Kioka Jackson is waiting to hear if she’s won her share of more than a million dollars. And, no she’s not playing the lottery. She’s waiting to find out which community projects are going to be funded by the city of New York.
Jackson’s not alone. She’s one of hundreds in East Harlem trying to determine how their government tax dollars are spent. In this case, $1.5 million dollars.
First introduced in 1989, participatory budgeting is a growing movement, says Celina Su, a political science professor at Brooklyn College. While it’s growing globally, Su says New York is the only the second city in the United States to try it.
Melissa Mark-Viverito is Jackson’s councilwoman. She’s one of four City Council members allocating funds to her constituents. Last year, Mark-Viverito received about $5 million in discretionary funds.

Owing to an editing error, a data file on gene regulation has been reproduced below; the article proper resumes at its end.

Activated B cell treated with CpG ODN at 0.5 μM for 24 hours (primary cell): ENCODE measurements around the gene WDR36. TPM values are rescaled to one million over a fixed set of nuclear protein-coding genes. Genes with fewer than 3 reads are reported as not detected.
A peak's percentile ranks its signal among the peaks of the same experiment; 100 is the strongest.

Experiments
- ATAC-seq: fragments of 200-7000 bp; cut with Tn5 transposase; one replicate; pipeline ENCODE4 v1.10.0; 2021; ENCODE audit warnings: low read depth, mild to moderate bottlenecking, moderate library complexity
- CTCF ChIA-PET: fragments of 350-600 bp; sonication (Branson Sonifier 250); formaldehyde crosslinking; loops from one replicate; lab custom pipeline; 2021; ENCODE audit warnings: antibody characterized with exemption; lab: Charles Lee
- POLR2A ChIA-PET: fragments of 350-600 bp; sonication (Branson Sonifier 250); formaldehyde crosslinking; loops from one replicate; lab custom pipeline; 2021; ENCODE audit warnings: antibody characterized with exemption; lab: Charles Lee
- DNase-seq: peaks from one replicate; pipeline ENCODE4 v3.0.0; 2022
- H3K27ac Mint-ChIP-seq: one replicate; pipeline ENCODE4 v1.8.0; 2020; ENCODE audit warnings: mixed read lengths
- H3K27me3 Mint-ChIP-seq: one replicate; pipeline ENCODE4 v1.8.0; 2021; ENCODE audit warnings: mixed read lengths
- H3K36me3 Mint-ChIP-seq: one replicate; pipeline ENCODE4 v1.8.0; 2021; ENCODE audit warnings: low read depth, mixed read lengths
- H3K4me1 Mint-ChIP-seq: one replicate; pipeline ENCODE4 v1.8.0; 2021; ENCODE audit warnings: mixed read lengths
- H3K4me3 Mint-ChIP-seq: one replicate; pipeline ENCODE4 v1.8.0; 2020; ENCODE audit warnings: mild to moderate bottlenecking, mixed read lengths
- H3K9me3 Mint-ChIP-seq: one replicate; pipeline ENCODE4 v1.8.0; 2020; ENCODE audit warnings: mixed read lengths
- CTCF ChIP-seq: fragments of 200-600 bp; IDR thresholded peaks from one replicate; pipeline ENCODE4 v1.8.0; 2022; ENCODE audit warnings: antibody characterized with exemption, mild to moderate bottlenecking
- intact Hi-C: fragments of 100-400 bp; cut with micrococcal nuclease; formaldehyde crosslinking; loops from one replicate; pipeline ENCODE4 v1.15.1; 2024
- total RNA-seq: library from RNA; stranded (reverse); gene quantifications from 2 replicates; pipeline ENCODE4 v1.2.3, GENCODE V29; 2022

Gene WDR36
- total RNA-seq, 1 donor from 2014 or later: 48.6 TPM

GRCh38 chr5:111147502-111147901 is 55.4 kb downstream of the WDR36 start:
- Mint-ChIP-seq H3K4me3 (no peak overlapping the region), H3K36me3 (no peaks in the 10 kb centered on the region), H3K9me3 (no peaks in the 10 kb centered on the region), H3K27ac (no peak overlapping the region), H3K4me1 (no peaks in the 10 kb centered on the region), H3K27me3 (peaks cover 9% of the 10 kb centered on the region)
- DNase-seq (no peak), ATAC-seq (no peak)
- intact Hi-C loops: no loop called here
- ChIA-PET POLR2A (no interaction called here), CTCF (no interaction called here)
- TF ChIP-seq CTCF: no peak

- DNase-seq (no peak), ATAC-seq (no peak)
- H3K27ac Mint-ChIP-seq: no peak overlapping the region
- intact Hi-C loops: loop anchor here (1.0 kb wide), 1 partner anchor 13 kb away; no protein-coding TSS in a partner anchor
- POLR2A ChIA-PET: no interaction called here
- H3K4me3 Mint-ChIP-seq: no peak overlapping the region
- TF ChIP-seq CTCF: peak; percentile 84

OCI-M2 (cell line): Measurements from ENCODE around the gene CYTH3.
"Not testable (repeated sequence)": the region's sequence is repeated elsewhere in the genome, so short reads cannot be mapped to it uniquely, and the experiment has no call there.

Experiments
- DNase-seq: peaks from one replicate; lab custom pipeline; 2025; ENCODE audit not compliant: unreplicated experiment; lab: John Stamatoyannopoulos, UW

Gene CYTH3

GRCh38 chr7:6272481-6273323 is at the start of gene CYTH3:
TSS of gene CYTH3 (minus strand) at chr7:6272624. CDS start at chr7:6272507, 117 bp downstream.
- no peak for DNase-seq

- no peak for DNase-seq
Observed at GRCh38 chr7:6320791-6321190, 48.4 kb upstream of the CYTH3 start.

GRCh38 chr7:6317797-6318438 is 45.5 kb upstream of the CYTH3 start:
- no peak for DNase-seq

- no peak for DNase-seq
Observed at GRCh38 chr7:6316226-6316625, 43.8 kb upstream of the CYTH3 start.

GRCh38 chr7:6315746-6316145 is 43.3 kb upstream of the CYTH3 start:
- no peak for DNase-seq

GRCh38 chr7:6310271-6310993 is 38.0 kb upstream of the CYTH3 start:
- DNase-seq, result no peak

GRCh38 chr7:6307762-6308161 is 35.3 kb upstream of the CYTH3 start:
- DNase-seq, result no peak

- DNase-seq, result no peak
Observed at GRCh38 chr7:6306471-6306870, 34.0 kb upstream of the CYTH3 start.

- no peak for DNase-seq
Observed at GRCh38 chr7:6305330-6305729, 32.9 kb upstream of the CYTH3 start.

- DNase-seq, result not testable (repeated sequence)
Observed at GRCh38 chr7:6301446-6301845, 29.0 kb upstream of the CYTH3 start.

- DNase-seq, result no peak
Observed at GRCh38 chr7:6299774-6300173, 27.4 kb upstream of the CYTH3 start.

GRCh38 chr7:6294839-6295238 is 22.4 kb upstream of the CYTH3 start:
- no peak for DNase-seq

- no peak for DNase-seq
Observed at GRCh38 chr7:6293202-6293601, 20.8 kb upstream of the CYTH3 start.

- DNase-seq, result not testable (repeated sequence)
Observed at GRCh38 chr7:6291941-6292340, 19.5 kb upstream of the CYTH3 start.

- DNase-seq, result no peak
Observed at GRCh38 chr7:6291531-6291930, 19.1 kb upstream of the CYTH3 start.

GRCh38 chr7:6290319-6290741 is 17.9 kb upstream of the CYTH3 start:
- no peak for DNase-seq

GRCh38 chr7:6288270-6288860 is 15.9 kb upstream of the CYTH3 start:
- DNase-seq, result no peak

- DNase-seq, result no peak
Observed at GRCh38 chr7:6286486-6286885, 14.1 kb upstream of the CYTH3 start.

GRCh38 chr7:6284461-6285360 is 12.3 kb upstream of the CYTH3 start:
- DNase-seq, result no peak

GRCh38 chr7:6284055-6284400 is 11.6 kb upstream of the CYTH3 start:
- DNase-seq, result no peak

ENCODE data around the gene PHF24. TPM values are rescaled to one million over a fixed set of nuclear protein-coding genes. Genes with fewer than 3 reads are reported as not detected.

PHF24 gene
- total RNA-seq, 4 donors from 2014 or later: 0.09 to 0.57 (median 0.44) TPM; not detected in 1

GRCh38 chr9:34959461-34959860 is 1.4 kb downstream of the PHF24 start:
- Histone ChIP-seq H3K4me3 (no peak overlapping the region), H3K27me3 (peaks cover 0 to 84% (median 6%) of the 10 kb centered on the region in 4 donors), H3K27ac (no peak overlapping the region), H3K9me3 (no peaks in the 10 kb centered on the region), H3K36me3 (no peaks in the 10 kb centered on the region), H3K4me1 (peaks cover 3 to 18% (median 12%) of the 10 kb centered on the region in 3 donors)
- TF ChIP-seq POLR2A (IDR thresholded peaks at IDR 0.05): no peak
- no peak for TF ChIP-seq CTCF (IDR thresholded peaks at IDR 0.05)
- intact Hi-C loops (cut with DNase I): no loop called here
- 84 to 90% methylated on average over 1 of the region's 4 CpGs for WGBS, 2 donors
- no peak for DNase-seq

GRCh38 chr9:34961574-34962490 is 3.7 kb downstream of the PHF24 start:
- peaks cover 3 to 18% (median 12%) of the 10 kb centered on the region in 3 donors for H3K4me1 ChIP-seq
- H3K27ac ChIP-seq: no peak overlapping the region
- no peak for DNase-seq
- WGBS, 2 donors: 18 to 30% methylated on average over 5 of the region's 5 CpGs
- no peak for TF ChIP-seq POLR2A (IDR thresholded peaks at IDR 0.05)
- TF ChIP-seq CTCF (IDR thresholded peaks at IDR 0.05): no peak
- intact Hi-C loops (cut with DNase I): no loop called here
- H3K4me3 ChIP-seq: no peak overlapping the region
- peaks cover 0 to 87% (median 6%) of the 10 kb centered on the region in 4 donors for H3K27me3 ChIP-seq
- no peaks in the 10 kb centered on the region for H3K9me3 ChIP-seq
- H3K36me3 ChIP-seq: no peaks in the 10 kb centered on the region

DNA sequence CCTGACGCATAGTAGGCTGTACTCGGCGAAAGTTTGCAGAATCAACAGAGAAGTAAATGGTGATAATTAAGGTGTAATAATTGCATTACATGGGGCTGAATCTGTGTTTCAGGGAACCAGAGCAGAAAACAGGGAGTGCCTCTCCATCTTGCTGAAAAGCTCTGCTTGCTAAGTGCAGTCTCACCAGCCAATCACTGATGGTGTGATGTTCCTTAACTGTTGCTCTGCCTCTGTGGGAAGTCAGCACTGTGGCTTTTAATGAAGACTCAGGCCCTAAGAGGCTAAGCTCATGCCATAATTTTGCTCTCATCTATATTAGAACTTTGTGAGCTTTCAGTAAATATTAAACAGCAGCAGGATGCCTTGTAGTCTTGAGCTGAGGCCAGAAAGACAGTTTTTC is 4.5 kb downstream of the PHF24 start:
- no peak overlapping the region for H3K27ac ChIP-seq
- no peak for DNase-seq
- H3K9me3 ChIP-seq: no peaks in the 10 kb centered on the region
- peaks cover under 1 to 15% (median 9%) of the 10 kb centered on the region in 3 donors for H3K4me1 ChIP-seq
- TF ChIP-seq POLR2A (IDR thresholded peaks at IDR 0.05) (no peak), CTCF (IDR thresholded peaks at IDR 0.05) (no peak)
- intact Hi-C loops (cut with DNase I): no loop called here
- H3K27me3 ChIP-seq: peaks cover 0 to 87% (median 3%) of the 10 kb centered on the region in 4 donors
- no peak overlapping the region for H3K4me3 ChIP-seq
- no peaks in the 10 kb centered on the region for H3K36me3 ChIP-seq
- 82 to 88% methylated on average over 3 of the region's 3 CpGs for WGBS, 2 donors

“It really is a way of civically engaging people, of making democracy work, of giving people a voice and taking ownership for what changes they would like to see happen in their community,” says Mark-Viverito.
Especially when that trust has been broken. In 2009, Miguel Martinez, former New York City Council member, was sentenced to five years in prison, for pocketing more than $100,000 in discretionary funds. Now Mark-Viverito and other Council members want to be more transparent and involve the community.